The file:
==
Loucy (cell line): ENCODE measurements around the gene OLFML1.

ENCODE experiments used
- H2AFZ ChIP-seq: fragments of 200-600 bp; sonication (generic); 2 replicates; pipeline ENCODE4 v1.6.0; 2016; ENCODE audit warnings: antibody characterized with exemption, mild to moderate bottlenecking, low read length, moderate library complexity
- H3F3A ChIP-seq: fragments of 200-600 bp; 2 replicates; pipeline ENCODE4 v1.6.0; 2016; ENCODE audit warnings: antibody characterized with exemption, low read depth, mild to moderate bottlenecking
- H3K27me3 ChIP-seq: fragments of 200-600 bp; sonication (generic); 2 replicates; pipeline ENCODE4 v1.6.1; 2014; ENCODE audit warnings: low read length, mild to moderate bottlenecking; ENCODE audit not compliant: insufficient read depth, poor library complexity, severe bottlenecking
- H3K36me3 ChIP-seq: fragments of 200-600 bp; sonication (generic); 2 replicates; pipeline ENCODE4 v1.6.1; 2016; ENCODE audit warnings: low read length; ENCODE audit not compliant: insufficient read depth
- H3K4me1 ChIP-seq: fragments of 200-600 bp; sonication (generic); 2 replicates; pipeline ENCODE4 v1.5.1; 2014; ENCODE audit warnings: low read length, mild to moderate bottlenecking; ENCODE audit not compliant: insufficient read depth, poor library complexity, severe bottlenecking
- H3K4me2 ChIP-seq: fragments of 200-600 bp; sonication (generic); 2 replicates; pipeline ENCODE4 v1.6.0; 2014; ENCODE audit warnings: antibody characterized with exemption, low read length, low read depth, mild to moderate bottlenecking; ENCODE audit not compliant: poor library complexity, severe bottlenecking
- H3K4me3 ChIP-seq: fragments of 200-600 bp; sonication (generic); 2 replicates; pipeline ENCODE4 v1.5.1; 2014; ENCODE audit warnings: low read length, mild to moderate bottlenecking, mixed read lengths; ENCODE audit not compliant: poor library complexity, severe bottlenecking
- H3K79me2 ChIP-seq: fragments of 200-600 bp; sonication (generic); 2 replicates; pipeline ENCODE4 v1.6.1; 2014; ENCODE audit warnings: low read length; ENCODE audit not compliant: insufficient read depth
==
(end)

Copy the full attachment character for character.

Loucy (cell line): ENCODE measurements around the gene OLFML1.

ENCODE experiments used
- H2AFZ ChIP-seq: fragments of 200-600 bp; sonication (generic); 2 replicates; pipeline ENCODE4 v1.6.0; 2016; ENCODE audit warnings: antibody characterized with exemption, mild to moderate bottlenecking, low read length, moderate library complexity
- H3F3A ChIP-seq: fragments of 200-600 bp; 2 replicates; pipeline ENCODE4 v1.6.0; 2016; ENCODE audit warnings: antibody characterized with exemption, low read depth, mild to moderate bottlenecking
- H3K27me3 ChIP-seq: fragments of 200-600 bp; sonication (generic); 2 replicates; pipeline ENCODE4 v1.6.1; 2014; ENCODE audit warnings: low read length, mild to moderate bottlenecking; ENCODE audit not compliant: insufficient read depth, poor library complexity, severe bottlenecking
- H3K36me3 ChIP-seq: fragments of 200-600 bp; sonication (generic); 2 replicates; pipeline ENCODE4 v1.6.1; 2016; ENCODE audit warnings: low read length; ENCODE audit not compliant: insufficient read depth
- H3K4me1 ChIP-seq: fragments of 200-600 bp; sonication (generic); 2 replicates; pipeline ENCODE4 v1.5.1; 2014; ENCODE audit warnings: low read length, mild to moderate bottlenecking; ENCODE audit not compliant: insufficient read depth, poor library complexity, severe bottlenecking
- H3K4me2 ChIP-seq: fragments of 200-600 bp; sonication (generic); 2 replicates; pipeline ENCODE4 v1.6.0; 2014; ENCODE audit warnings: antibody characterized with exemption, low read length, low read depth, mild to moderate bottlenecking; ENCODE audit not compliant: poor library complexity, severe bottlenecking
- H3K4me3 ChIP-seq: fragments of 200-600 bp; sonication (generic); 2 replicates; pipeline ENCODE4 v1.5.1; 2014; ENCODE audit warnings: low read length, mild to moderate bottlenecking, mixed read lengths; ENCODE audit not compliant: poor library complexity, severe bottlenecking
- H3K79me2 ChIP-seq: fragments of 200-600 bp; sonication (generic); 2 replicates; pipeline ENCODE4 v1.6.1; 2014; ENCODE audit warnings: low read length; ENCODE audit not compliant: insufficient read depth